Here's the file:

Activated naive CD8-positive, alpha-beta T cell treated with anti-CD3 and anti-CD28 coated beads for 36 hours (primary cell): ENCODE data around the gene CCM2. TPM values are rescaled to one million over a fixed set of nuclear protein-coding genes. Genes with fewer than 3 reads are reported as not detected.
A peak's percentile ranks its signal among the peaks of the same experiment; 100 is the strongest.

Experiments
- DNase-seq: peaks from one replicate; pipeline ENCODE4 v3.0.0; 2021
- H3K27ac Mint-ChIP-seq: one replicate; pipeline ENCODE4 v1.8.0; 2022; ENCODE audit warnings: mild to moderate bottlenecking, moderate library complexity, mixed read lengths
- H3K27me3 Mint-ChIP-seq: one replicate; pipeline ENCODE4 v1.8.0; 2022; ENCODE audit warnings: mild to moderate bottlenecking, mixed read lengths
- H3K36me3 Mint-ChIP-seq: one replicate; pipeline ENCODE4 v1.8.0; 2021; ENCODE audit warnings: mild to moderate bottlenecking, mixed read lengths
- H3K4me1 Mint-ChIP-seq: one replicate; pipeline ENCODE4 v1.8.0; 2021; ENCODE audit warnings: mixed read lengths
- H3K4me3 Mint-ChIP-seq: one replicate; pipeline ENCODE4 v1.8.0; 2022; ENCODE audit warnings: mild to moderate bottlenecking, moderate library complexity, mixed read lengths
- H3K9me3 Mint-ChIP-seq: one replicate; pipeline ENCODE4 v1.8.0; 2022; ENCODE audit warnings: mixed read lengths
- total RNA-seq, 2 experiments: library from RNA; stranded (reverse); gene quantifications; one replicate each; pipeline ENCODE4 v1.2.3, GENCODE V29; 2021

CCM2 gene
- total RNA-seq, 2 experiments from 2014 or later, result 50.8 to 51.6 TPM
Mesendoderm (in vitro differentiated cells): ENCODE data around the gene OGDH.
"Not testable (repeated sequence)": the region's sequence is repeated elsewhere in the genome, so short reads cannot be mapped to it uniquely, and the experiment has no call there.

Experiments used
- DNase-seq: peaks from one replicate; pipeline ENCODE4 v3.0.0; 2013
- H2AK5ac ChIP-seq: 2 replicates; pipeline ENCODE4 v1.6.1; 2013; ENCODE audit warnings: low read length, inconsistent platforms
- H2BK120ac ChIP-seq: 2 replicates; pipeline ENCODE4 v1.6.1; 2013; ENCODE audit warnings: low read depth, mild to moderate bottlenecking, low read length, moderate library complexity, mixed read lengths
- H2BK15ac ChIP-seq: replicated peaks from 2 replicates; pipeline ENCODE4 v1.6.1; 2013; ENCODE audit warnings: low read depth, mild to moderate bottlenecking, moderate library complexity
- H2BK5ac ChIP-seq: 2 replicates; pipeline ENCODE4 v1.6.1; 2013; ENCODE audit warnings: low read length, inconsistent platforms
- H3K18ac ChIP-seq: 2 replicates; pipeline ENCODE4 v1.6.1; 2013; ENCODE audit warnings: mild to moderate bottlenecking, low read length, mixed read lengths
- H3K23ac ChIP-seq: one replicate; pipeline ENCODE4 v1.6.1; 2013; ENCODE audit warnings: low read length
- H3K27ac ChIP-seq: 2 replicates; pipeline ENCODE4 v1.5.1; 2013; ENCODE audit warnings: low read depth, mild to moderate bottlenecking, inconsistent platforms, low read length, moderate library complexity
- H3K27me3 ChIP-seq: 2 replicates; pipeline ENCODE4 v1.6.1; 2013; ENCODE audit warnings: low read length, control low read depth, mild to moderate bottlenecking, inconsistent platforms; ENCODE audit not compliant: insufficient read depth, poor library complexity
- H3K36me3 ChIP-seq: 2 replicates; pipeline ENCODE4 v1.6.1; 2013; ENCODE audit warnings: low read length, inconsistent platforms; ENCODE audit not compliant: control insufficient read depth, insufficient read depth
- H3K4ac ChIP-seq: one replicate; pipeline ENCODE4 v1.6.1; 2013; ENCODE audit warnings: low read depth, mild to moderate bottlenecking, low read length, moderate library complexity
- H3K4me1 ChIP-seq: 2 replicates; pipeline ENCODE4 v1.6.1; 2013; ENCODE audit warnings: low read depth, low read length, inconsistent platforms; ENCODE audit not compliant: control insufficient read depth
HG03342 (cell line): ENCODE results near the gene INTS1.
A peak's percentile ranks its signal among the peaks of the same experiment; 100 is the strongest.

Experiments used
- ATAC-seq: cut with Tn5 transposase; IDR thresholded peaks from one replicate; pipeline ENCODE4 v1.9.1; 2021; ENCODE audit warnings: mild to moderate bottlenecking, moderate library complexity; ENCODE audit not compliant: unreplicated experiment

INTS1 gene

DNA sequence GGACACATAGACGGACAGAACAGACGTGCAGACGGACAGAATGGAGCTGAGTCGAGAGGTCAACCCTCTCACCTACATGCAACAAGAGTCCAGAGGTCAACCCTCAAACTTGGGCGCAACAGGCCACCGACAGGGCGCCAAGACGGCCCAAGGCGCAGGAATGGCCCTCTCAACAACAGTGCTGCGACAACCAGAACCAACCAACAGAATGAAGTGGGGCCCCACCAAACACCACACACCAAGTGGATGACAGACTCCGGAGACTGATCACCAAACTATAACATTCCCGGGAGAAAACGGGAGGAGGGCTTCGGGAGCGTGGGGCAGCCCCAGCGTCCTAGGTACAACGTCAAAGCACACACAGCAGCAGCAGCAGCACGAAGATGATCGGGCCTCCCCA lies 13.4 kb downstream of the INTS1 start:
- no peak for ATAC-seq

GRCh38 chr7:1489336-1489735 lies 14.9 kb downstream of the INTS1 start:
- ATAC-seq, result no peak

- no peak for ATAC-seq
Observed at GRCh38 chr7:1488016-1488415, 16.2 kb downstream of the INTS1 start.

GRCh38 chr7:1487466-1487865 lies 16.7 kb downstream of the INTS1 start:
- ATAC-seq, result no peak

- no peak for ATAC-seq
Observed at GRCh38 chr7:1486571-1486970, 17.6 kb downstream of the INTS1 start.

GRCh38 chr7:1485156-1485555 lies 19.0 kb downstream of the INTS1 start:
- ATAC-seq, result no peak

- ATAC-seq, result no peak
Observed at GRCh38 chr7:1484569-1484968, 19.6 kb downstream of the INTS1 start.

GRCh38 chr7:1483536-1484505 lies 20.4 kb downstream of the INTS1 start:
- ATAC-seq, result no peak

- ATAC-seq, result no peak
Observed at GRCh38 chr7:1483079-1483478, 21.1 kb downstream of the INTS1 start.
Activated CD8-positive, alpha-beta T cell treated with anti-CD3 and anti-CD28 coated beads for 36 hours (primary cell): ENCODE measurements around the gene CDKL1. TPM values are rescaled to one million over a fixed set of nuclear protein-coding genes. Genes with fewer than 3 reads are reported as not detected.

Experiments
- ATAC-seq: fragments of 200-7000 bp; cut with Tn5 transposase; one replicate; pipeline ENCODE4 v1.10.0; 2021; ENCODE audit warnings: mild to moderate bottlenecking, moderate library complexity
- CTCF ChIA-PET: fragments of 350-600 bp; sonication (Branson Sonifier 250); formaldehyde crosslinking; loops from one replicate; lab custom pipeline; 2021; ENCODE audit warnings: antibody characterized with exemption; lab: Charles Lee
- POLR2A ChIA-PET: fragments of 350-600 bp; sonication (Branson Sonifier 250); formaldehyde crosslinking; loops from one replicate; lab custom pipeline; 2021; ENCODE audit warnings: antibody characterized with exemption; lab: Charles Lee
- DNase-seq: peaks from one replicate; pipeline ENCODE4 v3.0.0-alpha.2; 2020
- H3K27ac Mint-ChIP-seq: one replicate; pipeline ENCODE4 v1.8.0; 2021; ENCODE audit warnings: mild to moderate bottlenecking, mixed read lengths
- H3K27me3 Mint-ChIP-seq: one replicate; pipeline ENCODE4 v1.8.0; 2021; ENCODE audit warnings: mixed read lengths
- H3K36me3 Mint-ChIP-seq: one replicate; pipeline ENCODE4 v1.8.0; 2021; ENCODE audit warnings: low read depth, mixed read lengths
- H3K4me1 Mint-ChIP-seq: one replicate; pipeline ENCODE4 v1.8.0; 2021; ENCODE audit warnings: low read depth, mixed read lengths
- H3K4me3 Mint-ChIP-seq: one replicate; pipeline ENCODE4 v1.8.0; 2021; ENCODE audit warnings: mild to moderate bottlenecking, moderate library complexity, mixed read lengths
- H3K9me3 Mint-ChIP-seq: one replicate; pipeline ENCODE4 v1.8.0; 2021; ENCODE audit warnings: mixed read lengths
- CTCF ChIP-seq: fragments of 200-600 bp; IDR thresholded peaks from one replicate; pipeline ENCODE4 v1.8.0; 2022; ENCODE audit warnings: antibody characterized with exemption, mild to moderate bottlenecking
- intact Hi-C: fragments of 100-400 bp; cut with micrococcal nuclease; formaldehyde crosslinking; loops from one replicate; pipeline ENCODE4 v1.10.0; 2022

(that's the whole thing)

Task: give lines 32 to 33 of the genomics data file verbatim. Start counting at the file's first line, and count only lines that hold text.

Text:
- ATAC-seq: cut with Tn5 transposase; IDR thresholded peaks from one replicate; pipeline ENCODE4 v1.9.1; 2021; ENCODE audit warnings: mild to moderate bottlenecking, moderate library complexity; ENCODE audit not compliant: unreplicated experiment

INTS1 gene